He knows I believe in him for the future, so it's about him and his family to make the right choice and I think the right choice is staying here.

Philippe Clement's body language spoke as loudly as his words when asked recently about the likelihood of youngster Ross McCausland signing a new Rangers contract. While the Belgian was measured about the prospects of the Northern Ireland international remaining in Govan beyond the summer, he made it crystal clear the youngster would be valued in his regime should he sign on the dotted line.

It wasn't always thus for McCausland. It's clear Rangers have gotten into this situation because the 20-year-old wasn't seen as a future first-team player under the old regime. McCausland didn't make a single squad this season prior to Micheal Beale's departure. It follows that clubs don't tend to let their prize young talents run down their deals into the final months given it allows them to become available for a paltry development fee, in this case just £350,000.

Brentford, Roma and Atalanta have been mooted as taking an interest, looking for an elusive transfer bargain. If indeed these links have some weight, McCausland will have some thinking to do. While a died-in-the-wool fan of the club, he is also a professional with a respected agent behind him whose job is to assess the big picture and dismiss the romance of remaining with his boyhood heroes. Simply put, he will be asking which available opportunity provides the greatest avenue to develop this young lad to the maximum of his potential.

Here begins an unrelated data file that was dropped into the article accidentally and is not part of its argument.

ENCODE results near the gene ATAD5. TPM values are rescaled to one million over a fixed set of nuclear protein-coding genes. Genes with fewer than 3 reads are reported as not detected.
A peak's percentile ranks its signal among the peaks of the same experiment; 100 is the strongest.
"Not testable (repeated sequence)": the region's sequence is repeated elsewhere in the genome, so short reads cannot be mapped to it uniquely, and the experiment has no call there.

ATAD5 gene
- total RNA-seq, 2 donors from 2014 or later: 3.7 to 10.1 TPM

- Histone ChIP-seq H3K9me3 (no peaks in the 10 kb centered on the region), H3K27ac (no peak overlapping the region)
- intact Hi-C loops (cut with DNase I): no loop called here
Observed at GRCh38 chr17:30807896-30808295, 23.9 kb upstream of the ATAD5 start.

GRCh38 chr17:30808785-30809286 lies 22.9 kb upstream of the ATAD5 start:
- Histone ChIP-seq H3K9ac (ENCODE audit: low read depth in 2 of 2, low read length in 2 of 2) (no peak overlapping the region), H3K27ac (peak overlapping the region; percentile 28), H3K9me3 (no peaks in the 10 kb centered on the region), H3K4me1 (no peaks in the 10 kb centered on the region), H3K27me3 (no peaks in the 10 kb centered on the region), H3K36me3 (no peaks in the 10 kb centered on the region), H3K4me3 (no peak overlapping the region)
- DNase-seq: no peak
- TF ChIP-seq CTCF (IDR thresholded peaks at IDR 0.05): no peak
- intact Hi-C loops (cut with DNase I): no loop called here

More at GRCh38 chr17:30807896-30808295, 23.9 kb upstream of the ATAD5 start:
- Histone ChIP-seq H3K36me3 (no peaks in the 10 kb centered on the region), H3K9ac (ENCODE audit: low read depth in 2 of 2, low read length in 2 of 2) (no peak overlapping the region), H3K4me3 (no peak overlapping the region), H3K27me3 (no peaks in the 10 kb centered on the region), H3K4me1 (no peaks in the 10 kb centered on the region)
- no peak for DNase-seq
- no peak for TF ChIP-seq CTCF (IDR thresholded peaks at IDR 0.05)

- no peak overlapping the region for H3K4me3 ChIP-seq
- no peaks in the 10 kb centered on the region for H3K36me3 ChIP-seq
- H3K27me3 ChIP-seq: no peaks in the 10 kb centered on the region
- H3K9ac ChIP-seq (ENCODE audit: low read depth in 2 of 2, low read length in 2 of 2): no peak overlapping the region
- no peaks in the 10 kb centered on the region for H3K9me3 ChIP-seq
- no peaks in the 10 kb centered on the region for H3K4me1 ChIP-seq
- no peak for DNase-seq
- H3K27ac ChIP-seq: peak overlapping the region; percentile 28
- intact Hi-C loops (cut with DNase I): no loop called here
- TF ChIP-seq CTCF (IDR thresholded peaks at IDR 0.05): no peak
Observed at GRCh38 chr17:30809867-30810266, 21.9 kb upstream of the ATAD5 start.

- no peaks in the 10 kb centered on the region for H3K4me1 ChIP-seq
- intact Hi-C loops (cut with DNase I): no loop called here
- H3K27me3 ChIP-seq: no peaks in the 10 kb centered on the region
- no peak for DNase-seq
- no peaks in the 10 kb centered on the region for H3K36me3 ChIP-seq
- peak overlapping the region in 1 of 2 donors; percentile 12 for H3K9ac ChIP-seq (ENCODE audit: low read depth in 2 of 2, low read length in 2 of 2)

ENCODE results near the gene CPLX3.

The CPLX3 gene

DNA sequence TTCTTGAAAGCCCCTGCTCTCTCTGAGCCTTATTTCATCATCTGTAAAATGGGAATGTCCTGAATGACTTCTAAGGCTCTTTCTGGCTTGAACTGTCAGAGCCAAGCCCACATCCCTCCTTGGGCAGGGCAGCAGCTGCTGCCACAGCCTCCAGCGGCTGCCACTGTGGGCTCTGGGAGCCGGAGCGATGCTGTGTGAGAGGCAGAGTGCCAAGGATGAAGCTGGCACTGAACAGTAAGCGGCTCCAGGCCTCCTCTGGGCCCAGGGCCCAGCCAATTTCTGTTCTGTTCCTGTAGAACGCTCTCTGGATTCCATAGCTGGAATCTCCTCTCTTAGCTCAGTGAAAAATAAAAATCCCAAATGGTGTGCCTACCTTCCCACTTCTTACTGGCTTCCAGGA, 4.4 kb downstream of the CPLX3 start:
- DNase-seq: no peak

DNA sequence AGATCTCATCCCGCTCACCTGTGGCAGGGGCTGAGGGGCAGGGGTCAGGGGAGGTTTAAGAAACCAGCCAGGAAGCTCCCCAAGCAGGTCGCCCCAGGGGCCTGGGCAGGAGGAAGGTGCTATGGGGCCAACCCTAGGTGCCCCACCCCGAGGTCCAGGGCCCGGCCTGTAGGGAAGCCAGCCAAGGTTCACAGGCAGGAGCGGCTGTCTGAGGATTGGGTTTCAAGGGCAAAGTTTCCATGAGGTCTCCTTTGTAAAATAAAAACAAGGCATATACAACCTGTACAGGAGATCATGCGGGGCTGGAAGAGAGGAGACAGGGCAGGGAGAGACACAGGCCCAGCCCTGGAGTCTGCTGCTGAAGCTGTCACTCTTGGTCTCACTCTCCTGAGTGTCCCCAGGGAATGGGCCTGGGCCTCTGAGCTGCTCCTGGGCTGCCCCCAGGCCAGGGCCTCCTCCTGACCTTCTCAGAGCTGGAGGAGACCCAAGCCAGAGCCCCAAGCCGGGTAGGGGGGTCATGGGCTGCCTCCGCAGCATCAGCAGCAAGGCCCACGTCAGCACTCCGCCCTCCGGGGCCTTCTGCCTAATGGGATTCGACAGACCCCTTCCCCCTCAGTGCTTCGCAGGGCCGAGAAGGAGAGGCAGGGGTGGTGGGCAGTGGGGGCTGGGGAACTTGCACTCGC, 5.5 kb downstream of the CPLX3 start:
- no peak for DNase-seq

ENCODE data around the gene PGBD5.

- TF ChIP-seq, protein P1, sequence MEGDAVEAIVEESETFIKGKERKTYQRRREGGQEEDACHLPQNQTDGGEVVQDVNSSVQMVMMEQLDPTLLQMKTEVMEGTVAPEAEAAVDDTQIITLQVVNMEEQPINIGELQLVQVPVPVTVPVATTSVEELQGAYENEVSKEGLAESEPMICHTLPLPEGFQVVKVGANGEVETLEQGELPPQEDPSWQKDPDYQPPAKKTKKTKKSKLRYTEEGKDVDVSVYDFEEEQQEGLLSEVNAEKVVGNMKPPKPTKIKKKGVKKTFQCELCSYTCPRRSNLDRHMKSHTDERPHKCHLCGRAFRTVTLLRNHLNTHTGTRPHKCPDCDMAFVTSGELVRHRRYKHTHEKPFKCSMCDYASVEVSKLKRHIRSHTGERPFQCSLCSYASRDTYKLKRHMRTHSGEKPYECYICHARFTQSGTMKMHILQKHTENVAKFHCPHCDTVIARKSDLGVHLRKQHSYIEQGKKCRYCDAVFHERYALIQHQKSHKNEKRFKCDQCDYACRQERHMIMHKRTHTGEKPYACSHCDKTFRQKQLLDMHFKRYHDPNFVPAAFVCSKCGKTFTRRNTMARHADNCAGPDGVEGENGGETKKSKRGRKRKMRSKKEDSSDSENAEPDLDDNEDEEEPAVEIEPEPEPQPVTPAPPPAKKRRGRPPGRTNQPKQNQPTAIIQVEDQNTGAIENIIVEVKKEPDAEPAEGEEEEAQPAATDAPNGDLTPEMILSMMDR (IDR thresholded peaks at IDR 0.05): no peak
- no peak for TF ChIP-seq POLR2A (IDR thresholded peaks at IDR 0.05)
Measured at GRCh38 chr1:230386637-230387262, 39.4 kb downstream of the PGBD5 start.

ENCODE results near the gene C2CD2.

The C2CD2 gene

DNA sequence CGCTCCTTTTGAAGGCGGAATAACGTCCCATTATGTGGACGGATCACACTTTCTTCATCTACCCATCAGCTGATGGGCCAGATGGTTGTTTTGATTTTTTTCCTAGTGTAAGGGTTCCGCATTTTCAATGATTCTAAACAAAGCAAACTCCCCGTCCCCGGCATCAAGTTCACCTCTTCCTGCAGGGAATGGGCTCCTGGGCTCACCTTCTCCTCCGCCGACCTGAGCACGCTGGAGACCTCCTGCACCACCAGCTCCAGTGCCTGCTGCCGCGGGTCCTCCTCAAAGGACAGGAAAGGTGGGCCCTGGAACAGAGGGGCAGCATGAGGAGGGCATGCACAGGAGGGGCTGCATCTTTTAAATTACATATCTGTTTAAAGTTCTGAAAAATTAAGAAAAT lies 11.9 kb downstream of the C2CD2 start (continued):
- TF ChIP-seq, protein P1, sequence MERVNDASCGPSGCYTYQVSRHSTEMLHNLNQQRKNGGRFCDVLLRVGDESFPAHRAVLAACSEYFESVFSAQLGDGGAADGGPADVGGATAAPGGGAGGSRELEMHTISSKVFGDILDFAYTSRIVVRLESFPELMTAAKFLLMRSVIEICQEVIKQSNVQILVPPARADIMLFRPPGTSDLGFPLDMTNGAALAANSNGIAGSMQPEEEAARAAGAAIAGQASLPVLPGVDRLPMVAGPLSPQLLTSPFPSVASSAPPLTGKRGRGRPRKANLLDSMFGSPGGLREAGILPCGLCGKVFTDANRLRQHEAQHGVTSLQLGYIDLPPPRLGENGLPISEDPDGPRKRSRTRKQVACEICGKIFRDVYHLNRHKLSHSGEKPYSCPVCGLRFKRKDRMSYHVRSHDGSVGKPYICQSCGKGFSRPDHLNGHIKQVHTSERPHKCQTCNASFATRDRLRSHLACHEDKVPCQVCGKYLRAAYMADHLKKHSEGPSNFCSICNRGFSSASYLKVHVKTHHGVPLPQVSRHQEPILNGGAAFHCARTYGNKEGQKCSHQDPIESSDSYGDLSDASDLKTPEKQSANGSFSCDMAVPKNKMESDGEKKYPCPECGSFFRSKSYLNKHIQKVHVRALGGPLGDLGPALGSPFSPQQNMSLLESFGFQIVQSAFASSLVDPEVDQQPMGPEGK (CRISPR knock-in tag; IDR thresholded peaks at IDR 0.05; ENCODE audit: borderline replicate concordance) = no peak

It's easy to say Rangers but in truth, the club have struggled to show a solid pathway to the first team for a long time. While people at the top of the club have long recognised the route from the academy to the first team isn't well signposted enough, nobody seems to have found a solution. Clement wasn't exactly falling over himself with praise when he was asked about the academy recently, pointing out that McCausland is the only oven-ready footballer in that part of the training centre. 

Perhaps the most important thing for the boys striving to make their way in the professional game is to have someone to look up to. Perhaps it was no accident that the rise of Barry Ferguson from skinny kid to midfield general and captain in the early part of the century led to the emergence of a generation of successful kids like Charlie Adam, Allan McGregor, Chris Burke and Alan Hutton. It's a notion Clement was keen to suggest, saying: "It's important to have symbols out of the academy like Ross to show the way to the first team and that it's possible. It's really important to have these types of players and it's really important from our side to get a bridge between the first team and the academy and I'm busy on that.

"Also to implement how we are working on the first team in the academy also to make them top professionals. Also to make sure the step is not too big because at most teams it's too big because there are no steps in between and we need to make these smaller."